It’s really easy to dodge going to the dentist’s as an adult, and easier still to rationalise or ignore that decision entirely. Living in China is no different, although it’s actually way easier to take care of than a Western country – there are no months-long waiting lists and no need for registration. You can just turn up and get to it.
That said, I still left it about six years between getting my teeth checked out, and the last one was a simple cleaning. This was obviously a poor decision – even more so when you consider than I am a smoker and a three-cups-a-day coffee drinker.
I had originally intended this trip to be nothing more than a cleaning, but best laid plans and all that…
More than a cleaning
One of the great things about going to the dentist’s in China is that there’s no waiting around – you rock up and are immediately ushered into a consultation room, complete with all the dental trappings we know and love. My assigned dentist went straight to work showing me the back of my teeth, and I conceded that I may possibly have left it too long. I’m here to tell you that six years of accumulated nicotine and caffeine is not a pretty sight; the back of my teeth looked like the keel of a decommissioned cruise ship.
After a more thorough examination, my attending dentist informed me of a few more issues: I had a cavity and a wisdom tooth that was encroaching a bit too much for comfort. I was gobsmacked by the former revelation; it had been a point of pride for me that, during my childhood and early adulthood, I had never needed a filling. If it was true then, why wouldn’t it be true now? Unfortunately cold hard facts trump delusional wishful thinking, and I had to add a filling to the list of indignities that would be undergone that day.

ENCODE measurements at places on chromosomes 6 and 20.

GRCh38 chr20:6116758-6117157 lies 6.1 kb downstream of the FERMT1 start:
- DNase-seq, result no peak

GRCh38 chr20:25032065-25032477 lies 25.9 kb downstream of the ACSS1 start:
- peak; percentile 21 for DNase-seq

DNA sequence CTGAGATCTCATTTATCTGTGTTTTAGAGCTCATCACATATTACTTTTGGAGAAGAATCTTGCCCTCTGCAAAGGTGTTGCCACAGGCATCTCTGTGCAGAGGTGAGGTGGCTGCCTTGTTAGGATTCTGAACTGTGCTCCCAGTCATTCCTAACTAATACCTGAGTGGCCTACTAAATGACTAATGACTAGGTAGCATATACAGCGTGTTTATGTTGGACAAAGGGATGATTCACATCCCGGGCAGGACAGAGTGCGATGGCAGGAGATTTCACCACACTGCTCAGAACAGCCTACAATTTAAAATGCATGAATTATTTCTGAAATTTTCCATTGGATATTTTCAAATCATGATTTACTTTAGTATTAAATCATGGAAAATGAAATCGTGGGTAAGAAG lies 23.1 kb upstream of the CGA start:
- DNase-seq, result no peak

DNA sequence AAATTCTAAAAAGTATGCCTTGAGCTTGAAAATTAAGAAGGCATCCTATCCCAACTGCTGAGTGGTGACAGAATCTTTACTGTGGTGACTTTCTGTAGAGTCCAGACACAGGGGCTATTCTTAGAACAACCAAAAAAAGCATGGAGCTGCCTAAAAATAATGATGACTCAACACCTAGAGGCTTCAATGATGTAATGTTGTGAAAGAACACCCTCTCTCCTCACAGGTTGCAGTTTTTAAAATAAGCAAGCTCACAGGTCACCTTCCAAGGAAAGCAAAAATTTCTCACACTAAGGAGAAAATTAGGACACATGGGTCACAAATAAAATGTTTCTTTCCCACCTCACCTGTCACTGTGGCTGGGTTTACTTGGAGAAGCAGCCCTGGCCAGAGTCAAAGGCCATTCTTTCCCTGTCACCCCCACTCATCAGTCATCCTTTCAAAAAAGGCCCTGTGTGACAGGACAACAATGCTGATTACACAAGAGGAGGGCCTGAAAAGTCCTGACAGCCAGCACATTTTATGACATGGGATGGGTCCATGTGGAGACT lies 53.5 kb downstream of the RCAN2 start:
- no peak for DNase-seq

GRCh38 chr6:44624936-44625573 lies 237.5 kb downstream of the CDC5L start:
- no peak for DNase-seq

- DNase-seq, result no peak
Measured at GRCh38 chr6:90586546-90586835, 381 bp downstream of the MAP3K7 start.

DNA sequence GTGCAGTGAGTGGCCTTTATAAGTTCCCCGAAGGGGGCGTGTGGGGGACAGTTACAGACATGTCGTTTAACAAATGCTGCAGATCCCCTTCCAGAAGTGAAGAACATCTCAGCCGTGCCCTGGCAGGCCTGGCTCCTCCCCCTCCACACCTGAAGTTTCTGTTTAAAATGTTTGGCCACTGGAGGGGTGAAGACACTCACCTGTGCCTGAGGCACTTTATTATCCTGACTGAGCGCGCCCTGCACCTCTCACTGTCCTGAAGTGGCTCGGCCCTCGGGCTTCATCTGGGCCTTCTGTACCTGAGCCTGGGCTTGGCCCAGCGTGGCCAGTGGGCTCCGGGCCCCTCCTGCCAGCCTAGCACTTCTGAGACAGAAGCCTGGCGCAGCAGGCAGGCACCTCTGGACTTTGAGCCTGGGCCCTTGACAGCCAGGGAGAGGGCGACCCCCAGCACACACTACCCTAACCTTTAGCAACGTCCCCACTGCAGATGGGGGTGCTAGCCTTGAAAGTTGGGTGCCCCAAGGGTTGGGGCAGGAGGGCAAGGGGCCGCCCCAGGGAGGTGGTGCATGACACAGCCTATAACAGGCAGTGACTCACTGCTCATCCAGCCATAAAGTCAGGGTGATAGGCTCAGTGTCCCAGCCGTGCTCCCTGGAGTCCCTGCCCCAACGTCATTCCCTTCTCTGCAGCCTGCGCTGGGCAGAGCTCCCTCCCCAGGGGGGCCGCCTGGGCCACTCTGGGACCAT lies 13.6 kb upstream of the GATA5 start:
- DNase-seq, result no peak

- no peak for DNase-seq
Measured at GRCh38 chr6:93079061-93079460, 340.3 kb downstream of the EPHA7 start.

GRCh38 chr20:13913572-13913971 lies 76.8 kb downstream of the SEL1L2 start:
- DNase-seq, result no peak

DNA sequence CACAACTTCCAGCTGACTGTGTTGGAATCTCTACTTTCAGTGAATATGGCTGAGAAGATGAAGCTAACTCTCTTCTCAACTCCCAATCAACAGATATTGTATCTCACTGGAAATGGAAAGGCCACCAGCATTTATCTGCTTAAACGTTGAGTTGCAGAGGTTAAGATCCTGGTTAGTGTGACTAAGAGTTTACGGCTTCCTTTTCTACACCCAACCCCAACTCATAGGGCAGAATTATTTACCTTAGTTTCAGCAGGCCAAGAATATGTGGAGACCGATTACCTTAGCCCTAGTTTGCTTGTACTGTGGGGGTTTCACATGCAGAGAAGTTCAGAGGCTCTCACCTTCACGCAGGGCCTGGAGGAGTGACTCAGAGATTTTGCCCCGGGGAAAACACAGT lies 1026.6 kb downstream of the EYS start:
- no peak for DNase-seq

Having a stranger rummage around in your mouth is seldom a pleasant experience, but as the dentist went to work I was reminded that I ought to get my teeth cleaned slightly more than twice a decade. It took him a good hour to fully clean them, and several times I was directed to spit a worrying amount of blood into the dental spittoon. It wasn’t overly painful, but there were a couple of times I flinched as the drill touched a couple of particularly sensitive bits.
Upon completion of the cleaning, it was now time to address the cavity I had in one of my back teeth. The dentist presented me with three choices of filling, from budget to high-end German mouth-plaster. I opted for the cheapest, the coffers not exactly running over with funds for Teutonic teeth-Technik.
The dentist estimated ten or so minutes to do the filling; after twenty-plus minutes of scraping something out of the inside of the tooth, followed by actually whacking the filling in, I was done. He advised me to avoid overly cold or hot beverages for a few hours and not to eat on that side of my mouth for the rest of the day.
It was not overly cheap; the teeth cleaning came to around 400 RMB (60 USD) and the filling was around 240 RMB (35 USD). I have absolutely no idea how much this compares to Western prices, but it certainly left a hole in my wallet.
One of the good things about stepping outside your comfort zone in China is that you do learn some new vocabulary. All of which I have now forgotten and will promptly Google:
Filling: 充填 chong tian/补牙 bu ya
Cavity/tooth decay: 龋齿 qu chi
Wisdom tooth: 智牙 zhi ya
Dentist: 牙医 ya yi (lit. ‘tooth doctor’)
Teeth cleaning: 洗牙 xi ya
Sadist: 施虐狂 shi nüe kuang (lit. ‘bestow abuse lunatic’)
Dental floss: 牙线 ya xian (lit. ‘tooth wire’)
Toothbrush: 牙刷 ya shua
You’re not putting that fucking thing in my mouth: 你别放他妈的东西在我嘴里 ni bie fang ta ma de dongxi zai wo zui li
Toothpaste: 牙膏 ya gao